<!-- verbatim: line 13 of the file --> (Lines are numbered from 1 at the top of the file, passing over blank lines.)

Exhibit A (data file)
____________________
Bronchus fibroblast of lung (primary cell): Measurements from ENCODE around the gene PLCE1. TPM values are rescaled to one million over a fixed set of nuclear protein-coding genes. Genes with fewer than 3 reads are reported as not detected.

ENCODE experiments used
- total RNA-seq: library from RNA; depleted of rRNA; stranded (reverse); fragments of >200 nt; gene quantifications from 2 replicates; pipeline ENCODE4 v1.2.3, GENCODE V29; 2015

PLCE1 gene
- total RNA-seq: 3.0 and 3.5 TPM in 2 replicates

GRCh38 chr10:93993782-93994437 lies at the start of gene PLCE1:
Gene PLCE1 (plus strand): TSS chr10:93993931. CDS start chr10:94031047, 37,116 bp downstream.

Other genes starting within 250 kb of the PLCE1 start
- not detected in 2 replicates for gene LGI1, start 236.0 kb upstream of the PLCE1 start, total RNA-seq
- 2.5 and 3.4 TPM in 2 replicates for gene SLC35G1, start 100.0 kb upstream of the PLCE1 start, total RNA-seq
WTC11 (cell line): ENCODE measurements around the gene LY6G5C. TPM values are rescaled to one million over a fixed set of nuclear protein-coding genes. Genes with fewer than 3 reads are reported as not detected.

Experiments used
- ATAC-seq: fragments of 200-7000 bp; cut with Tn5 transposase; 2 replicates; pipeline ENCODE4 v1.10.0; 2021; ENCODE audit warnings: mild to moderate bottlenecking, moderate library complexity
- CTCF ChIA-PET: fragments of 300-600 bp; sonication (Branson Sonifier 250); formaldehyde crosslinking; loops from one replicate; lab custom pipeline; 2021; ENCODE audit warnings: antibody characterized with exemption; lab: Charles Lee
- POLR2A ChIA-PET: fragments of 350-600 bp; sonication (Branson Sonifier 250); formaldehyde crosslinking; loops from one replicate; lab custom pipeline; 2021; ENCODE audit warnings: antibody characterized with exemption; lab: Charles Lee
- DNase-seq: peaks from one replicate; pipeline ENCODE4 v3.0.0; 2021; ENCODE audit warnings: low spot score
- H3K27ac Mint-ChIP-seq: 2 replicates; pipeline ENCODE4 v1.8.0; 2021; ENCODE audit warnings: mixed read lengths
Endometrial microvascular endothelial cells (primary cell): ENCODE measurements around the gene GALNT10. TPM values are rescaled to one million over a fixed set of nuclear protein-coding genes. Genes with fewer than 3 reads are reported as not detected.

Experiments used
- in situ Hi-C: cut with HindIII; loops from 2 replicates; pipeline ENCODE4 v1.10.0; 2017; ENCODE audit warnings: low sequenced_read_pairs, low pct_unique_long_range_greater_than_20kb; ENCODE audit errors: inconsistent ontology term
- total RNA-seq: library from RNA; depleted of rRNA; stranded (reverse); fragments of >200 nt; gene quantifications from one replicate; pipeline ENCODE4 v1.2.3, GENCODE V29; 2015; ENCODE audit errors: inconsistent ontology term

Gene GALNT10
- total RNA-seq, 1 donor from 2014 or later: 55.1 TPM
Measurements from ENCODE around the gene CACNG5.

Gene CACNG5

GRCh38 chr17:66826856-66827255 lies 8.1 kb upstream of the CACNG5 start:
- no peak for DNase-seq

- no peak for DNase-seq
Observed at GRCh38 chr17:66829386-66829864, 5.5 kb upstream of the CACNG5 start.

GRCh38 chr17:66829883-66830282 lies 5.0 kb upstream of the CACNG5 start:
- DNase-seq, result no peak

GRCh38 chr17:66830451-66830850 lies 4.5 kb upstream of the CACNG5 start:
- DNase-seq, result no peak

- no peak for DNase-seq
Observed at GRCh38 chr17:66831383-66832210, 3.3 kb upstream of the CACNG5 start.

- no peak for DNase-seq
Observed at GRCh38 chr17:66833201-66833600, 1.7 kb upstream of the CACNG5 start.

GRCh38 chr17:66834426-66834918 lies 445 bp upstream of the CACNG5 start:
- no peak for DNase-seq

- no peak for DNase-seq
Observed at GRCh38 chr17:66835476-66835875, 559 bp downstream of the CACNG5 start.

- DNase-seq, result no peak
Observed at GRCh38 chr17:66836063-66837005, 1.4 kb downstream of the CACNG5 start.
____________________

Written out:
- ATAC-seq: fragments of 200-7000 bp; cut with Tn5 transposase; 2 replicates; pipeline ENCODE4 v1.10.0; 2021; ENCODE audit warnings: mild to moderate bottlenecking, moderate library complexity